History Lesson: Who’s On the Five?

By Robin Friday

After one of my Guatemalan friends said to me, “Almost nobody knows the history of the people on our currency,” I became curious about this rainbow colored cast of characters.

And like early presidents in the States, did they have stories about owning slaves or growing hemp? Since I touch them every day, I decided to find the dirt on these guys beneath the surface of soft and crumpled bills.

Dr Mariano Gálvez, on the 20, was never president but held 2 terms in congress (1831-38). He’s credited with bringing modern medicine to Guatemala.

Miguel García Granados on the 10 note was president from 1871-73 and leader of a revolution to modernize Guatemala. Yet, Granados was not even a true Guatemalan! He was born in Spain and schooled in London – an example of those born into privilege. Bush anyone?

President Justo Rufino Barrios (1873-85), on the 5, is the proverbial Abraham Lincoln who made great strides to unite the country. But his vision was to make Guatemala the worlds #1 coffee exporter. Thus, he confiscated land from Mayans and gave it to his rich farming buddies. For years angry dissenters cut off the head of Barrios from various busts in his honor. But Barrios goes down in history as a bad-ass because he died in battle with El Salvador trying to get them to join the Central American Union.

President José María Orellana (1921-26), on the 1 note, is cited as the one who made the Quetzal as the unit of currency. But before 1925, what was used instead? “Cuantos frijoles por los zapatos?”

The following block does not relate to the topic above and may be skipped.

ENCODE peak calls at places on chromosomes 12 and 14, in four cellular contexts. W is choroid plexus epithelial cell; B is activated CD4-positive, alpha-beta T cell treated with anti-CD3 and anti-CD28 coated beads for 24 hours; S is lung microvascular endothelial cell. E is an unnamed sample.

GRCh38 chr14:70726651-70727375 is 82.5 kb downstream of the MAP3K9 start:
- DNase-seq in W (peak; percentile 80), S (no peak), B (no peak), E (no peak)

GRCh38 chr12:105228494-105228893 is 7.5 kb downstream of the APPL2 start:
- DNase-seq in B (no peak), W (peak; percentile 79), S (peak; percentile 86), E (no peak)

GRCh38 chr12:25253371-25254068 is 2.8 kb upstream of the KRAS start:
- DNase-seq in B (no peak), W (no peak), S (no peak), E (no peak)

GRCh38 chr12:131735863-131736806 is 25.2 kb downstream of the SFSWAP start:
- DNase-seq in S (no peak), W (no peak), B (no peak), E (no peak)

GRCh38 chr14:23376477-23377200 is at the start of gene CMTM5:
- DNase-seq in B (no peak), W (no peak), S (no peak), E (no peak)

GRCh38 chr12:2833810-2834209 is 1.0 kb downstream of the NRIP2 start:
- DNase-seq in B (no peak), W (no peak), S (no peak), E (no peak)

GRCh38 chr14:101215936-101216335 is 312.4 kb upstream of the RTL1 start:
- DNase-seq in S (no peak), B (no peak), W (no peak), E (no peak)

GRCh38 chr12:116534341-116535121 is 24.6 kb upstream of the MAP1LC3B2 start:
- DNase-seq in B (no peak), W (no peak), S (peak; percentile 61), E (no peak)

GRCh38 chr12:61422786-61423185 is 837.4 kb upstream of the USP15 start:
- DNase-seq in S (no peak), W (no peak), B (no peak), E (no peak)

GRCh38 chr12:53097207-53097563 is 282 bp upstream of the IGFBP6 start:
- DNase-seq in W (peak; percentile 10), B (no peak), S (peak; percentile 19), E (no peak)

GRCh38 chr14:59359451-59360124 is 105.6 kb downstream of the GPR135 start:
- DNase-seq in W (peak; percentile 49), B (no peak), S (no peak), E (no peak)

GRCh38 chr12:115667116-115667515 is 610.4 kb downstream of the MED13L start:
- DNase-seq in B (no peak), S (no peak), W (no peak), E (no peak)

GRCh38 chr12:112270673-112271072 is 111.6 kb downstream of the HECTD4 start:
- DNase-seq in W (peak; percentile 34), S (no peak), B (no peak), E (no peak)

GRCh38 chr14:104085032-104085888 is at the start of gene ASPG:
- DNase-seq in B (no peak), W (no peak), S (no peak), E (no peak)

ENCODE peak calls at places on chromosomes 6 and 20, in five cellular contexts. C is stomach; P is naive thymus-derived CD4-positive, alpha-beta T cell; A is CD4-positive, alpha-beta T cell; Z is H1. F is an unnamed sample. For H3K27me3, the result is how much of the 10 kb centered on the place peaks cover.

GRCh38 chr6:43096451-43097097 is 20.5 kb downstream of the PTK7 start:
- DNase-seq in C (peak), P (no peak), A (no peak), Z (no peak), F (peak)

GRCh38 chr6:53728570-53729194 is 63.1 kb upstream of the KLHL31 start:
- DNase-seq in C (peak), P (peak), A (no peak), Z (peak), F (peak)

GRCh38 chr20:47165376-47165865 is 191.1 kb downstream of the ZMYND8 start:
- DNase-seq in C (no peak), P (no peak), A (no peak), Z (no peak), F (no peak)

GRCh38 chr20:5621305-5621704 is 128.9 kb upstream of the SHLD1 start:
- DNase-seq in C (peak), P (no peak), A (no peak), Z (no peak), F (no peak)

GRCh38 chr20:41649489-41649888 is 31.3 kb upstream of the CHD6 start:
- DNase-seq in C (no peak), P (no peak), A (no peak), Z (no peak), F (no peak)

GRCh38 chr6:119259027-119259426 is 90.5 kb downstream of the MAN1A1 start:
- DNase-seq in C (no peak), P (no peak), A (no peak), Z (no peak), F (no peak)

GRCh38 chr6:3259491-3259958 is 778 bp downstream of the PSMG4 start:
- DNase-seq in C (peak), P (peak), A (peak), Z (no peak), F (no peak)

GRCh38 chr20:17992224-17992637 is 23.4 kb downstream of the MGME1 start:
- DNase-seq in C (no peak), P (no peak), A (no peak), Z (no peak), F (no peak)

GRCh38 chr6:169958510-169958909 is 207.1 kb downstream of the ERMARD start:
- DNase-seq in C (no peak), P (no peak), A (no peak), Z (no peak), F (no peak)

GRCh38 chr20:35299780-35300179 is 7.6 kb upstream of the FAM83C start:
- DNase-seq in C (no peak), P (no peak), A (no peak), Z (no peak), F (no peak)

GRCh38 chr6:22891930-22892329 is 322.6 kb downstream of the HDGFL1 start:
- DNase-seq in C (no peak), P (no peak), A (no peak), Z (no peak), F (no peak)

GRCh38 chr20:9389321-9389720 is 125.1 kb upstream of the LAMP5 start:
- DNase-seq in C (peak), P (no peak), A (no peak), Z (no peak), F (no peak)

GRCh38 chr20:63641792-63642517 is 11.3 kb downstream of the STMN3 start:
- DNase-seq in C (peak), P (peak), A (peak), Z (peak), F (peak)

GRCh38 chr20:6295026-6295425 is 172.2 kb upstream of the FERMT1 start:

Carlos Zachrisson was the Minster of Finance for 3 years (wow, how little do you have to do to land your face on a 50 note?). Zachrisson was good buddies with his boyz in the states, and tied the Quetzal to the US dollar. All hail the dollar!

Lastly, the 100 note gives a shout out to Francisco Marroquin, the first bishop of Guatemala.

After finding the scoop on these swashbuckling heroes of Guatemala, I realized I couldn’t even proport the particular highlights of all the fellows on the bills in the U.S. (i.e. Alexander Hamilton on the 10… wasn´t even president). At least now, next time you are waiting to get change for that 100 note, you can impress your friends with the knowledge of who’s who on the notes here in Guatemala. Oooooh!

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